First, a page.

Union finance minister Nirmala Sitharaman will present the interim budget for 2024-25 on February 1. The full Budget for the fiscal year 2024-25 will be introduced after the formation of the new government following the general elections.

In December of last year, Sitharaman ruled out any “spectacular announcement” for her sixth budget on February 1 this year. (File)(HT Photo)

Last December, Sitharaman ruled out any “spectacular announcement” for her sixth budget on February 1 this year, saying it would simply be a “vote on account” before the general elections.

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“No spectacular announcements come in that time (in a vote on account). So you will have to wait till after the new government comes in and presents the next full Budget in July 2024,” the minister said in response to a question about a “supercharged budget” during her address at the CII Global Economic Policy Forum.

In 2019, Piyush Goyal, holding additional charge of the ministry of finance after Arun Jaitley fell ill, had presented the last interim budget. After the Narendra Modi-led government secured a second consecutive term, Sitharaman was appointed as the finance minister, and she presented the full budget on July 5, 2019.

How is an Interim budget different from a full-fledged Budget?

The Interim Budget will outline the government’s anticipated receipts and expenditures until the new government is formed. In contrast, a comprehensive Budget encompasses all facets of government finances, including earnings, spending, allocations, and policy declarations.

A full-year Budget is a strategic guide, charting the nation’s economic trajectory for an entire fiscal year. The interim budget provides financial details for the transitional period.

With the Lok Sabha elections expected around April-May 2024, the new government will present a complete Budget in July 2024. On February 1, Sitharaman will present an interim budget for 2024-25 in Parliament, effective from April 1, 2024.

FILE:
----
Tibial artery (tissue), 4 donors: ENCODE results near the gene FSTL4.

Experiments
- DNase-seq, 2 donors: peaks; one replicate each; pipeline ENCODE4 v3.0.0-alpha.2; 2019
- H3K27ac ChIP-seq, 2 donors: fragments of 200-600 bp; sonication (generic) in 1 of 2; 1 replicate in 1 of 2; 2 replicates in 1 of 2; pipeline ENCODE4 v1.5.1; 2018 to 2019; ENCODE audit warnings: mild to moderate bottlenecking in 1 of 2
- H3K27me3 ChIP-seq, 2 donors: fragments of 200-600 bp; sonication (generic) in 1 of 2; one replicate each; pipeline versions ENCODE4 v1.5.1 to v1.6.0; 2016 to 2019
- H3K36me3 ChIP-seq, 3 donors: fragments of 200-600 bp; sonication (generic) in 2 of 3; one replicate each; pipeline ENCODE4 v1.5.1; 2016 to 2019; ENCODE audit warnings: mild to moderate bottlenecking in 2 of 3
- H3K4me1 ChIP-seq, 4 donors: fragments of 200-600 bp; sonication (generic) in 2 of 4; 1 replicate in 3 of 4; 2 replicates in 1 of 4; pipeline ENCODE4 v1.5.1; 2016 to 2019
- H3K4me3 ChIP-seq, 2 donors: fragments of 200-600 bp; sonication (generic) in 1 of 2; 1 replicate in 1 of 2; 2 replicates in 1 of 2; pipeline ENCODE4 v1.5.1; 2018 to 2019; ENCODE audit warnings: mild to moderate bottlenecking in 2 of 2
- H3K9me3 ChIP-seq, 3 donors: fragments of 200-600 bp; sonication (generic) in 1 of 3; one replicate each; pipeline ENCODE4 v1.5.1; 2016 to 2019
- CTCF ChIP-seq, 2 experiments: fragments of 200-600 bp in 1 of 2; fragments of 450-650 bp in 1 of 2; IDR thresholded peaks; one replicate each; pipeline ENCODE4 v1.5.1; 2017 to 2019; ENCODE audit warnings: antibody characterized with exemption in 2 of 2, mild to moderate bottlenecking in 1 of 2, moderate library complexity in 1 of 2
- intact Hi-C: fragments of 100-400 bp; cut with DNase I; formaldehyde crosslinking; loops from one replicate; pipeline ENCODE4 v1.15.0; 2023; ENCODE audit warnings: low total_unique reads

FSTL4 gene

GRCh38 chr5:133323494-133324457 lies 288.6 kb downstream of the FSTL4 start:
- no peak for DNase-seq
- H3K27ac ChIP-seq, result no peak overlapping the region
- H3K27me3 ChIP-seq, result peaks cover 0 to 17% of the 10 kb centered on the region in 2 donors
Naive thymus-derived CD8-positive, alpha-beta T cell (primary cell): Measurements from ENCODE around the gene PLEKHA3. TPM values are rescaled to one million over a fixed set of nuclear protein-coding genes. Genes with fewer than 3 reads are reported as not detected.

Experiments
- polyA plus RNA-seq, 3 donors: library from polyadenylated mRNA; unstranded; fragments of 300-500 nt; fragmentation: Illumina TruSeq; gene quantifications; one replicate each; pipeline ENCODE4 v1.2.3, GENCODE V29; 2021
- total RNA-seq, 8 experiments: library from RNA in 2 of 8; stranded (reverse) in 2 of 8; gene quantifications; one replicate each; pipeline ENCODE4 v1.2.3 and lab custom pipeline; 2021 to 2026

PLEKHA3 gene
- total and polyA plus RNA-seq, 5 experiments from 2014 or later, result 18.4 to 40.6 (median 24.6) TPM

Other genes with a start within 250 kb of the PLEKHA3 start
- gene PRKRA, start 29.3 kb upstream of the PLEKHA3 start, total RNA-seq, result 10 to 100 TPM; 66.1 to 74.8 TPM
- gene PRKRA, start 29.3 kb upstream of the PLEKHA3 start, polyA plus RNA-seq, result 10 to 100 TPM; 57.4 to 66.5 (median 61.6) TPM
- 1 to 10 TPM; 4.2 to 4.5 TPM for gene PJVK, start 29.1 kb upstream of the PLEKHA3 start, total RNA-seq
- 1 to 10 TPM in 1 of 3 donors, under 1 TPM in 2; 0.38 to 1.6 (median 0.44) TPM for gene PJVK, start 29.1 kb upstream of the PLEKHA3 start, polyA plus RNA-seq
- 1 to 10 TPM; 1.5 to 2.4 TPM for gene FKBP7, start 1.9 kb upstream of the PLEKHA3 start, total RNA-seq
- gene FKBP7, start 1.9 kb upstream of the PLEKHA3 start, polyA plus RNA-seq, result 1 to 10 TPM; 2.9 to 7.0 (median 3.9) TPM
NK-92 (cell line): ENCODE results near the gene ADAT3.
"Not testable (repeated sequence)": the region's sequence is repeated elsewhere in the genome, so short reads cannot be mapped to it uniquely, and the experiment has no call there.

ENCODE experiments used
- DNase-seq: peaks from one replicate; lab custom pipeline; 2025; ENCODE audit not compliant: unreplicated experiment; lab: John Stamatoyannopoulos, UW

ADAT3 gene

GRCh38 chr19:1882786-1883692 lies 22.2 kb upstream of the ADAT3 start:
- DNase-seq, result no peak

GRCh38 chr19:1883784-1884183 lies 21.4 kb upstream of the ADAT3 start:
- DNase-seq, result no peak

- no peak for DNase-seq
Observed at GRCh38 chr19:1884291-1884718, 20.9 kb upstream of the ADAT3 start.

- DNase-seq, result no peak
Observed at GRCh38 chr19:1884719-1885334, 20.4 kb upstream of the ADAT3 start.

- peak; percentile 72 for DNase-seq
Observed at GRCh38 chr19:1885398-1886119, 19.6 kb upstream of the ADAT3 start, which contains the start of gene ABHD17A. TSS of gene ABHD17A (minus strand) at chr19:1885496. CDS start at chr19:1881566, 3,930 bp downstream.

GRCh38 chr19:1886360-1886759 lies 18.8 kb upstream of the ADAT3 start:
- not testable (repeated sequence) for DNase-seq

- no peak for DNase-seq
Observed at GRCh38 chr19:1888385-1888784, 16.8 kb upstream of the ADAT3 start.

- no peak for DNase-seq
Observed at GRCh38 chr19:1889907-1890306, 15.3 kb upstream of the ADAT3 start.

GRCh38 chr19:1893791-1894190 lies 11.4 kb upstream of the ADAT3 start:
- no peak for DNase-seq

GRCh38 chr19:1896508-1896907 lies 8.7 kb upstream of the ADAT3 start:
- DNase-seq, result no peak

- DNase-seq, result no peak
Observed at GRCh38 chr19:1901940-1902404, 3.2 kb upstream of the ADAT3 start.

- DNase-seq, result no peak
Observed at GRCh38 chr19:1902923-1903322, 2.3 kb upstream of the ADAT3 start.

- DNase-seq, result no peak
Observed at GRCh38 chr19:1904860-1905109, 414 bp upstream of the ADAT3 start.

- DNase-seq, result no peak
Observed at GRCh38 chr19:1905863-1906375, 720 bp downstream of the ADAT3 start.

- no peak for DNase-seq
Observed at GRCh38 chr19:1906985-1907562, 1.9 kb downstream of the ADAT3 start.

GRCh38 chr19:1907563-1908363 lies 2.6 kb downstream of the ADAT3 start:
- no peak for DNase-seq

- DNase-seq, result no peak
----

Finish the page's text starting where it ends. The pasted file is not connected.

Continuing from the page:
Traditionally, major policy announcements have been avoided during a vote on account, although there is no constitutional prohibition against making substantial announcements.

Also called a ‘vote on account’

Conventionally, an Interim Budget also known as ‘vote-on-account’ serves as an authorisation for incurring specific expenditures necessary until a new government assumes office.

Interim budgets have certain limitations imposed by the Election Commission of India to ensure no undue influence on the voters. The government cannot propose major taxes or policy reforms in the budget as it can influence voters in favour of the ruling dispensation.

“I am not going to play a spoilsport, but it is a matter of truth that the February 1, 2024, budget that will be announced will just be a vote on account because we will be in an election mode. So the budget that the government presents will just be to meet the government’s expenditure till a new government comes to play,” Sitharaman said in December.

Preceding the vote-on-account, governments also abstain from presenting the customary pre-budget ‘Economic Survey’, a tradition usually observed a day before the full budget presentation. This survey, which outlines the economic state and key events, is typically presented alongside the full budget in Parliament in July.

Typically, a vote-on-account remains effective for a duration of two months, with the possibility of extension if necessary.

According to Article 116 of the Constitution, a vote-on-account signifies an upfront allocation to the government from the ‘Consolidated Fund of India’, specifically designated for addressing immediate expenditure needs. The Consolidated Fund of India contains all revenue generated by the central government, including taxes, interest on loans, and other such collections.

(With PTI inputs)



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